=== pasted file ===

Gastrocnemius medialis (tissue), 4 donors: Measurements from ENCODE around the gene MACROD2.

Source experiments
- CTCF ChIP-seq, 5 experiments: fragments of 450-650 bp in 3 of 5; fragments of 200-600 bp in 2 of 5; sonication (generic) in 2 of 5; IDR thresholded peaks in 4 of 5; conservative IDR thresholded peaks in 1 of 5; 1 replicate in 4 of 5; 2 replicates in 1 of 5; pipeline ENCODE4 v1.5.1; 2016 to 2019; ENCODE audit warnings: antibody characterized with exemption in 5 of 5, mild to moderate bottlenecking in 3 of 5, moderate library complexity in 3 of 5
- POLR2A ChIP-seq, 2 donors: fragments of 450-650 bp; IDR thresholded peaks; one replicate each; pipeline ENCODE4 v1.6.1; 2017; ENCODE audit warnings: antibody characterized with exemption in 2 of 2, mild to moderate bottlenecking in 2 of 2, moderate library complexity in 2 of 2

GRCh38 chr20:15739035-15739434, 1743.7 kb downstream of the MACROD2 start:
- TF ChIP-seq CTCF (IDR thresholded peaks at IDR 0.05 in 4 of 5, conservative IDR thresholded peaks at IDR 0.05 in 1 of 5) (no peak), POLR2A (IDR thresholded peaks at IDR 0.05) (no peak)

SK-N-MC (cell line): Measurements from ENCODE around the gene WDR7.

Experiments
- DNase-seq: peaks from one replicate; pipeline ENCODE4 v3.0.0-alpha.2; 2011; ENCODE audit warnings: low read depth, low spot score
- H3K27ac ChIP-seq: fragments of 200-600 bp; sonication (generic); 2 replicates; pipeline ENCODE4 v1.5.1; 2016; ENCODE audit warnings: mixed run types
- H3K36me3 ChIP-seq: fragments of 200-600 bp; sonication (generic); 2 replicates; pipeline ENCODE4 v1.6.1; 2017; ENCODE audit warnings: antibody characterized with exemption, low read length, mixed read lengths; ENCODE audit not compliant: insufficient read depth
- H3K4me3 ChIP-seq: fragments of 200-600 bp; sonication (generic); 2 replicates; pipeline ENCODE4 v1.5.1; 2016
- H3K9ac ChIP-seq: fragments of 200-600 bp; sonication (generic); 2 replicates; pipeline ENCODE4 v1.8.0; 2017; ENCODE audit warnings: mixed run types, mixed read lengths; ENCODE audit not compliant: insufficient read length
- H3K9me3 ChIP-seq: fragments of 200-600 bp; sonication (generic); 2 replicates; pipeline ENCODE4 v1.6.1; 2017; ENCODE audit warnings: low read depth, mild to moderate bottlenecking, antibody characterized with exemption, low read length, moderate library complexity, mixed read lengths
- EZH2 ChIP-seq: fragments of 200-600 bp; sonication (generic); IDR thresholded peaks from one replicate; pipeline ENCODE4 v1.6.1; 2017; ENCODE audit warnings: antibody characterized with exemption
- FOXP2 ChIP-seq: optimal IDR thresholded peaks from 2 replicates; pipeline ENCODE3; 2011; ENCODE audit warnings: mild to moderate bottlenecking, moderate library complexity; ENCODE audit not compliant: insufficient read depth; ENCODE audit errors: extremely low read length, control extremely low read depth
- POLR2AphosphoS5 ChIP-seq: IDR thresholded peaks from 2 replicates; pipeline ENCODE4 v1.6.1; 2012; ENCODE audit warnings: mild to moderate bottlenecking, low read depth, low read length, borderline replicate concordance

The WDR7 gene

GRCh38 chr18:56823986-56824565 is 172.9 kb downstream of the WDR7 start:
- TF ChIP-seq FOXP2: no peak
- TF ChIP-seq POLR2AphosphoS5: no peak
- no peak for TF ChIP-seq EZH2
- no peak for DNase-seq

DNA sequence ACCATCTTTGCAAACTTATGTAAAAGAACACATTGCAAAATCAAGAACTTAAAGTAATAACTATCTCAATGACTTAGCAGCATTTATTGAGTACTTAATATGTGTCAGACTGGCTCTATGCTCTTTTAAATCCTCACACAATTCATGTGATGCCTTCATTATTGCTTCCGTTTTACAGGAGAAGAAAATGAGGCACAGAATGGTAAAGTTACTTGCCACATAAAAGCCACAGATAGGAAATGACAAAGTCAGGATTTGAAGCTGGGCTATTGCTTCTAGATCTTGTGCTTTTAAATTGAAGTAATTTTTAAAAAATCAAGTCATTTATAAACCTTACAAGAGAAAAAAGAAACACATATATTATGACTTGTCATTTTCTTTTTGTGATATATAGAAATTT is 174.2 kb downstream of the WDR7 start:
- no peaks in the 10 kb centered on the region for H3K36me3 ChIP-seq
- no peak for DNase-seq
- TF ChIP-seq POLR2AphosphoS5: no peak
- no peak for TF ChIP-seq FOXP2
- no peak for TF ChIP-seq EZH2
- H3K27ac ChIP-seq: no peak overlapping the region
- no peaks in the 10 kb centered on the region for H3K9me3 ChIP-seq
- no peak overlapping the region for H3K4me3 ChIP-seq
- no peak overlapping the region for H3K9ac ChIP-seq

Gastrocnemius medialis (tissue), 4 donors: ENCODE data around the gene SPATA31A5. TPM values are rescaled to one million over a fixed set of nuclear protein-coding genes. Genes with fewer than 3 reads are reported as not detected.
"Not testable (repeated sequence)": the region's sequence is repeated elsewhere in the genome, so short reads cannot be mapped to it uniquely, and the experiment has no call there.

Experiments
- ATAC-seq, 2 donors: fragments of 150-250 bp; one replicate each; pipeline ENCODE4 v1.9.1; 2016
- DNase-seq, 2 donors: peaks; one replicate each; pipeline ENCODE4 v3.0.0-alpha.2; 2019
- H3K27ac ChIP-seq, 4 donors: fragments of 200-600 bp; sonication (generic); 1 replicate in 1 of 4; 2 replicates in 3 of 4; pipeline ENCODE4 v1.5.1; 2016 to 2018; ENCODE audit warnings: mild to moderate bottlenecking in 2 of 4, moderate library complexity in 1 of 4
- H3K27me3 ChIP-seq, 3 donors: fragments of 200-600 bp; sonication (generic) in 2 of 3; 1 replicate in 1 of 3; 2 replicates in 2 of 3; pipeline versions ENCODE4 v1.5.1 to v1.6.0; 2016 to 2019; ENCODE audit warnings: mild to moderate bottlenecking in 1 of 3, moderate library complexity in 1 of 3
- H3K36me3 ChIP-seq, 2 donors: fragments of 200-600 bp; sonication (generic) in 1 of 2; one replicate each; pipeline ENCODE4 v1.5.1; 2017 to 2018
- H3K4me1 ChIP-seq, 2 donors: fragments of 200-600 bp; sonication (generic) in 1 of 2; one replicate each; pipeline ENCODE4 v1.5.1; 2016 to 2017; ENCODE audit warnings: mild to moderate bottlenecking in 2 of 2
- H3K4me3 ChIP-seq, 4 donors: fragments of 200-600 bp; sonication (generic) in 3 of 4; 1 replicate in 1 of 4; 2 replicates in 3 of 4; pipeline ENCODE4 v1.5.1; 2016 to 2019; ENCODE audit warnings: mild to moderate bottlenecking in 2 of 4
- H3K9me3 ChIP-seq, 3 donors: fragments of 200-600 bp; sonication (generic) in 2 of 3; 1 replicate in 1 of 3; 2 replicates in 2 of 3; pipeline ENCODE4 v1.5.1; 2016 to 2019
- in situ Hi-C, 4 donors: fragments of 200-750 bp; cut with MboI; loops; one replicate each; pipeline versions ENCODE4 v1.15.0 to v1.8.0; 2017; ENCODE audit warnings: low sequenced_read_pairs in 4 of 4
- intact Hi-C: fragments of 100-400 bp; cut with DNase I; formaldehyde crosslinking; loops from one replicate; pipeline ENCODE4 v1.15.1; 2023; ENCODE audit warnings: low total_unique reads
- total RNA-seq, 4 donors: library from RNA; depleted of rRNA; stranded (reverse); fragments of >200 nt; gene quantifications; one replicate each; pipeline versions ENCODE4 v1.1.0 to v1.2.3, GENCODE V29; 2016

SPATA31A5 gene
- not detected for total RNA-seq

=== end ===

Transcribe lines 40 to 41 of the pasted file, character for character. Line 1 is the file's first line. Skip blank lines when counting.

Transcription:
- H3K27me3 ChIP-seq, 3 donors: fragments of 200-600 bp; sonication (generic) in 2 of 3; 1 replicate in 1 of 3; 2 replicates in 2 of 3; pipeline versions ENCODE4 v1.5.1 to v1.6.0; 2016 to 2019; ENCODE audit warnings: mild to moderate bottlenecking in 1 of 3, moderate library complexity in 1 of 3
- H3K36me3 ChIP-seq, 2 donors: fragments of 200-600 bp; sonication (generic) in 1 of 2; one replicate each; pipeline ENCODE4 v1.5.1; 2017 to 2018